Consider the sentences below;
Has anyone seen my wallet?
Both of these sentences have used the words anyone and any one correctly, question is can you use them correctly? If you can’t figure out when to use which of these, keep reading as this article will tell you everything about the two words.
Anyone as pronoun:
Did anyone see the accident?
Anyone as a pronoun meaning “anybody” or “any person at all” is written as one word. It is used when there are no qualifications to the grouping. Something could belong to anyone if there are no distinguishing marks or unique factors.
Any one as adjective phrase:
Any one is a combination of two words which is generally not listed in dictionaries except perhaps to distinguish the differences with anyone. Any one is a term that means any single object or person.
Anyone willing to part with between £20,000 and £200,000 for a week’s holiday can live in the homes of the rich and famous while they are away, order their staff around, and make use of their cars, tennis courts and swimming pools. [The Guardian]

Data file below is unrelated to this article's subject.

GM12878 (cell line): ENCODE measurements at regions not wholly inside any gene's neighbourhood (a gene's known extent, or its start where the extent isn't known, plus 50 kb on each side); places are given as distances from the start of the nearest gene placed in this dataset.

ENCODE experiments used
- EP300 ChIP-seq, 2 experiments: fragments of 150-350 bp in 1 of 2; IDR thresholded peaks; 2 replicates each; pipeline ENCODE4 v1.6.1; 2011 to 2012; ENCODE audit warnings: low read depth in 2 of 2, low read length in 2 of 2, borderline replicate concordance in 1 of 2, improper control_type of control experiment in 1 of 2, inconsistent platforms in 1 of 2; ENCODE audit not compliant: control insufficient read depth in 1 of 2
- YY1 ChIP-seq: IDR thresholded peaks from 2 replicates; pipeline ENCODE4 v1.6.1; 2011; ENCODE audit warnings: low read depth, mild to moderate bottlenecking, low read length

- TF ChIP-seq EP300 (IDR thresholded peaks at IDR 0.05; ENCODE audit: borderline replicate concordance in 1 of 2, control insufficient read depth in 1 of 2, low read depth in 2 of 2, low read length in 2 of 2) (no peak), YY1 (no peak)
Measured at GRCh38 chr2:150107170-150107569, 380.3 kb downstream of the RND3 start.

Impressively, everything is available to tweak and tune if you so desire from the very start but the stock settings on each car are good enough to get you around any one of the current 110 track variations. [Scottish Daily Record]
Anyone or any one:
Anyone or any one, both are grammatically singular, regardless of meaning. But there is a difference in meaning between the one- and two-word versions: when you type anyone, you're referring to people; when you type any one you may be referring to people, but not necessarily--it depends on what follows or what is understood. For example, perhaps you mean 'any one of the customers' (in which case you are referring to people); or maybe you mean 'any one of the petunias' or (in which case you are not referring to people). In sum, any one means one of a group (of people or things), rather than one person (anyone) or a bunch of people (everyone).